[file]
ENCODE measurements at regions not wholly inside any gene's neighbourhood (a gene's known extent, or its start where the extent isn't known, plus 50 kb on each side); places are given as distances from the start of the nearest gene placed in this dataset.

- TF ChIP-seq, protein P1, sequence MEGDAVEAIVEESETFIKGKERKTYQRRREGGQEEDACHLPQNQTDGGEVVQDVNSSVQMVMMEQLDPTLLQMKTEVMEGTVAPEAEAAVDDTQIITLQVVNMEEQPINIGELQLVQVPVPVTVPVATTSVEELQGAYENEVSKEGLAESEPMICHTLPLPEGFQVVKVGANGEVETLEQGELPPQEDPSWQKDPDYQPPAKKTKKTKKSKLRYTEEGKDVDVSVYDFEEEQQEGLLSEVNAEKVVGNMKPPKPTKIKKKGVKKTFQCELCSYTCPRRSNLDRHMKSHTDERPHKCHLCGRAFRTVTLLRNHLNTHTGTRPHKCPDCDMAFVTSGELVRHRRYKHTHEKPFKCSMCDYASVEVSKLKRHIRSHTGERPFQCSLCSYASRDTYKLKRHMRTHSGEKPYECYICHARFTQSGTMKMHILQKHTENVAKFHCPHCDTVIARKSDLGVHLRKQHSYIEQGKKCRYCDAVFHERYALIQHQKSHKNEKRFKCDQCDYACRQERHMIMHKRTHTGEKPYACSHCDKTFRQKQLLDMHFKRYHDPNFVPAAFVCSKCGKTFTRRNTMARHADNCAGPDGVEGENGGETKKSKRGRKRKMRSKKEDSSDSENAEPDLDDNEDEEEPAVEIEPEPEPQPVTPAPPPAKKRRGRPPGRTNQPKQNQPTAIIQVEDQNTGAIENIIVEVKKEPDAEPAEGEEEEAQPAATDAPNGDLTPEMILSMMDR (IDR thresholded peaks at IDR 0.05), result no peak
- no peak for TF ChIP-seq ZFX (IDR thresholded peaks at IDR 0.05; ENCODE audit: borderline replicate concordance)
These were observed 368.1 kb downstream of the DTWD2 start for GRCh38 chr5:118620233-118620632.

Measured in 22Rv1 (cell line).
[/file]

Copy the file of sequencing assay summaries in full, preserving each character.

ENCODE measurements at regions not wholly inside any gene's neighbourhood (a gene's known extent, or its start where the extent isn't known, plus 50 kb on each side); places are given as distances from the start of the nearest gene placed in this dataset.

- TF ChIP-seq, protein P1, sequence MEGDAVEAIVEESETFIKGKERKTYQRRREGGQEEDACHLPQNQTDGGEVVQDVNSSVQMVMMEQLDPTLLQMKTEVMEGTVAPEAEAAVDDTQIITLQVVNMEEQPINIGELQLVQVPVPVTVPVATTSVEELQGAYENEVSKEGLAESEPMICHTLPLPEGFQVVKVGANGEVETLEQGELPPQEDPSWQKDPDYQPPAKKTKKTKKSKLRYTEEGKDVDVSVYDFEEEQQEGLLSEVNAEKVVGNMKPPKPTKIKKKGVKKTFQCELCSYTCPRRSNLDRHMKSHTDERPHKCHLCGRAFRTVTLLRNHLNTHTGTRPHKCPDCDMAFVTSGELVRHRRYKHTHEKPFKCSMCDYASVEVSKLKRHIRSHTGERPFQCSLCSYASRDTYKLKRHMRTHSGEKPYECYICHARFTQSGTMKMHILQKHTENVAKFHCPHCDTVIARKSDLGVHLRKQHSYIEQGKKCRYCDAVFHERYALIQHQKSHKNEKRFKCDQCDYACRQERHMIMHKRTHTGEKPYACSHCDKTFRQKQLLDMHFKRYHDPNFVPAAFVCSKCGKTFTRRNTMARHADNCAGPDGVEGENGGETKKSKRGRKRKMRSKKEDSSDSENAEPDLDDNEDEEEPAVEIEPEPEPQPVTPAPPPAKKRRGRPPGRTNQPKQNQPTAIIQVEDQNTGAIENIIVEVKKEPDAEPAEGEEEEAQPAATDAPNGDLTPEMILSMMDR (IDR thresholded peaks at IDR 0.05), result no peak
- no peak for TF ChIP-seq ZFX (IDR thresholded peaks at IDR 0.05; ENCODE audit: borderline replicate concordance)
These were observed 368.1 kb downstream of the DTWD2 start for GRCh38 chr5:118620233-118620632.

Measured in 22Rv1 (cell line).